New York City Ballet
'Romeo + Juliet'
by Elizabeth McPherson
May 10, 2007 -- New York State Theatre, NYC
New York City Ballet presented Peter Martin’s “Romeo + Juliet” for a limited two week run. The cast of dancers poured themselves heart and soul into their roles, dancing with a dramatic intensity that is not always on display at New York City Ballet. In earlier years, the company brought in choreographers such as Antony Tudor and Frederick Ashton to choreograph or restage works that would give the dancers opportunities to explore and expand their emotional capabilities. Martins has taken on the task of providing his dancers with such opportunities today.
Tiler Peck, playing Juliet, drew one’s attention each moment she was on stage with a charismatic stage presence as well as great depth of character portrayal in her role. Her arabesque alone made one swoon at the sheer beauty. Peck expertly expressed youthful girlishness, falling in love, breaking away from her parents, and ultimately choosing death over life.
Sean Suozzi, playing Romeo, equally matched Peck’s dramatic quality. One felt his restless energy, his complete devotion to Juliet, his wish not to fight, and his depthless anger as he assaulted Tybalt (Amar Ramasar) after Tybalt had killed Mercutio (Andrew Veyette) -- he looked as if he might decapitate him. His emotions were all in the superlative as is characteristic of a teenager.
Suozzi, Veyette and Austin Laurent (Benvolio) worked well together, a trio of buddies hanging out, testing limits, and getting into dire straits. The choreography for the three played on the likenesses and differences of each individual as they danced in unison, canon, and alone.
Martins has directed his dancers with an understanding of what it feels like to be a teenager and in transferring these emotions to the stage made the plot utterly understandable. For these teenagers, every moment is all or nothing. The intensity harkened back to “West Side Story,” paying tribute to another major contributor to New York City Ballet -- Jerome Robbins.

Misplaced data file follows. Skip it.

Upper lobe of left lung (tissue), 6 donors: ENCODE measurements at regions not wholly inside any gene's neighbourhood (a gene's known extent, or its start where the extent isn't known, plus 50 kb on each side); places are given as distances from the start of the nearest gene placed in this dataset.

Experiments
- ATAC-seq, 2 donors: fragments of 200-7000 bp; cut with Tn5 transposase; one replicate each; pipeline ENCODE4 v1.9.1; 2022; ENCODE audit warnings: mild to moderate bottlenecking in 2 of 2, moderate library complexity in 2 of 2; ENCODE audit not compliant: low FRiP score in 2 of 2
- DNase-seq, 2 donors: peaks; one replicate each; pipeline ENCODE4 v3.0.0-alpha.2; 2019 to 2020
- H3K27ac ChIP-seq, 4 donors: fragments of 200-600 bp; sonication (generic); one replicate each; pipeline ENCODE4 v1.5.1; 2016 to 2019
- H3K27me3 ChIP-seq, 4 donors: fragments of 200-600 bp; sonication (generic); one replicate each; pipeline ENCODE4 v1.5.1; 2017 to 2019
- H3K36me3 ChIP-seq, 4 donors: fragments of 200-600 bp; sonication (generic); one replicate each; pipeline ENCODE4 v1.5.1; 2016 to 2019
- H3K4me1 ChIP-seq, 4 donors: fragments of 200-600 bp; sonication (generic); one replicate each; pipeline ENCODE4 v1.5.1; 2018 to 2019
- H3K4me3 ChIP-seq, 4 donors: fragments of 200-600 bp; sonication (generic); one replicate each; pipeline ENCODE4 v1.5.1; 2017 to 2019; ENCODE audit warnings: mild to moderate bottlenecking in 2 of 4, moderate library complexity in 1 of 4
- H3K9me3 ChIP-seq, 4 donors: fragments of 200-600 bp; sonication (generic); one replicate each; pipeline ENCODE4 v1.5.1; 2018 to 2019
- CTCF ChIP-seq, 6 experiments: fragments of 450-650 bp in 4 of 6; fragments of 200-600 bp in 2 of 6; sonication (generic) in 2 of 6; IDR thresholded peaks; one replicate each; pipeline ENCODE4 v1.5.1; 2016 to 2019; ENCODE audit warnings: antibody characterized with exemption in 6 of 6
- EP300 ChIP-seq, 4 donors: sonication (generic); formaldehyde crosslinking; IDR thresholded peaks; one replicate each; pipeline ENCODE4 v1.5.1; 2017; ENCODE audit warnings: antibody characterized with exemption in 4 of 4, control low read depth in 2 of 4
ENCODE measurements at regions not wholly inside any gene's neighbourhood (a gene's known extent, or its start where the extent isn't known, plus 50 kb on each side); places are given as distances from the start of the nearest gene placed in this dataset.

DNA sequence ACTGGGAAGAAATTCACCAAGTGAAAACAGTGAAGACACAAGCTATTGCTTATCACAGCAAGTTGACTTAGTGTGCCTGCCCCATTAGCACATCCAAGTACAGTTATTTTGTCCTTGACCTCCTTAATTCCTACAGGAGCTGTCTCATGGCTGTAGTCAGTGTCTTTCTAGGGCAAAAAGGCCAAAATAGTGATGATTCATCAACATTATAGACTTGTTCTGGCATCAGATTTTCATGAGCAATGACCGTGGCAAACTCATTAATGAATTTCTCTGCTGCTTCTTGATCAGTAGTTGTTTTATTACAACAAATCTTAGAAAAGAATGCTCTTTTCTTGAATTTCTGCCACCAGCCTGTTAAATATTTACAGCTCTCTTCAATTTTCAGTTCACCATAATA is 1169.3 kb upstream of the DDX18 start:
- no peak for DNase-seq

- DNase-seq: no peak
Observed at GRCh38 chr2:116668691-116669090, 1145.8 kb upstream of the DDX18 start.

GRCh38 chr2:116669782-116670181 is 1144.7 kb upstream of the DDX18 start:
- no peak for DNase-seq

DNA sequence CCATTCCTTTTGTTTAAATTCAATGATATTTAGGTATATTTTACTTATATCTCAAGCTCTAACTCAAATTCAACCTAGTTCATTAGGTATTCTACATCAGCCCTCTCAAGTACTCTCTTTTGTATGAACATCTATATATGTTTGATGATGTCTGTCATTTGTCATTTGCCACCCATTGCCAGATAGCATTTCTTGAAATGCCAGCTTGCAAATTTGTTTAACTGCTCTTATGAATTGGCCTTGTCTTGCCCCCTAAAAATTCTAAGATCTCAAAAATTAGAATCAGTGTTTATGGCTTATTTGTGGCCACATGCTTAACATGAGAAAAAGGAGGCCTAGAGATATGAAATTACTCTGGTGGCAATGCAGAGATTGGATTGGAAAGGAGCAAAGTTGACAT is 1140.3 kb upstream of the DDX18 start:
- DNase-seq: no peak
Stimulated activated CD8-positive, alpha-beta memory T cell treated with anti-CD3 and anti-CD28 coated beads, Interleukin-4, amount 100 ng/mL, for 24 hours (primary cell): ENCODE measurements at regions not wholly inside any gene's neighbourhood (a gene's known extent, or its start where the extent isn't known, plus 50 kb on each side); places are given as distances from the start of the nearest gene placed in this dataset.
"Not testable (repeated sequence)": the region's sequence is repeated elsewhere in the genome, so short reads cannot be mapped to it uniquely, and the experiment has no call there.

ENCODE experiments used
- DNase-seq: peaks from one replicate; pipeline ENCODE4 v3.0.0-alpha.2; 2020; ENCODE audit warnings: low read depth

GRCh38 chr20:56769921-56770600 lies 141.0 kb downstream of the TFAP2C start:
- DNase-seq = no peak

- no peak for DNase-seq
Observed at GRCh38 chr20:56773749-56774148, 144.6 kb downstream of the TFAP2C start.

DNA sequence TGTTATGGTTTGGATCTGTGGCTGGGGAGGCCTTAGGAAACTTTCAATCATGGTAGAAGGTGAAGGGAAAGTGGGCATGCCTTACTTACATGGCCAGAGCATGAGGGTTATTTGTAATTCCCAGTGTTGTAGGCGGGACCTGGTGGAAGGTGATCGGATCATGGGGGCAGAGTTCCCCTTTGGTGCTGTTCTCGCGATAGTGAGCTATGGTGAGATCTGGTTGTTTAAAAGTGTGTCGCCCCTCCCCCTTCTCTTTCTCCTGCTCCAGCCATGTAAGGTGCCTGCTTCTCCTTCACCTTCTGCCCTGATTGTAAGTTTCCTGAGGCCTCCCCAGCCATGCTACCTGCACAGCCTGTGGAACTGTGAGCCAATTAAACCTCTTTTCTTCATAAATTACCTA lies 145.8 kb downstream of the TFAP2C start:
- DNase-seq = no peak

There was a simplicity to the choreography, which at times was effective. The Polonaise type step that was a repeated motif for the Capulet parents (Darci Kistler and Jock Soto) was quite successful in projecting the stateliness of an upper class family. The dancers alternated fifth en haut arms as they progressed forward in a zig-zag pattern. When Juliet joined in with her parents to perform the step, one sensed her acquiescence to them and to society’s expectations of her.
However, Martins’ simplicity in choreography at other times felt lacking. The pas de deux between Juliet and Paris (Adrian Danchig-Waring) with its unusual promenades was so compelling in terms of steps that one felt let down that it did not connect with Sergei Prokofiev’s densely textured score in a more complex manner.
The several pas de deux between Romeo and Juliet likewise were flat. During the ballroom scene, Suozzi and Peck danced together in the center of the stage as all the other guests pretended not to notice them. Somehow, they started off immediately as if they knew each other, instead of that tentativeness of meeting and discovering. Their pas de deux in the balcony scene harkened back to the days in which the male role was simply to haul the female ballerina around the stage. Lifting Juliet was Romeo’s primary role, which negated the equality of a truly loving relationship. While Juliet soared on high in rapturous glory, Romeo was mostly hidden underneath her skirt. The lifts often required quite visible preparations.
The set was a fascinating contraption, designed by Per Kirkeby. One piece served as the center of 90% of the action. It folded, shifted, pulled parts in and out--marvelously versatile with a sense of ageless architectural glory like the Colosseum or the Parthenon.
The costumes, designed by Per Kirkeby and Kirsten Lund Nielsen, although vibrant, lacked a sumptuousness to help create the period feeling. Tybalt’s bright yellow attire was downright gaudy, differing radically from the other dancers. Dena Abergel, who played Juliet’s nurse with a fair amount of humor, would have been aided in her portrayal by some padding and make-up to make her appear more matronly.
The New York City Ballet Orchestra, conducted by David Briskin, outdid themselves, carrying the various emotions equally with the dance, if not more forcefully.
It is a significant creative challenge to have one’s work stand side by side and be compared with Balanchine’s. However, “Romeo and Juliet” brought up in this viewer something that Balanchine’s choreography has not yet done. I felt some of the butterflies of love in the pit of my stomach during crucial points of the action. Bringing forth remembered emotions is a worthy goal of art, and this production, with its emphasis on dramatic intensity (despite some downfalls), achieved just that.
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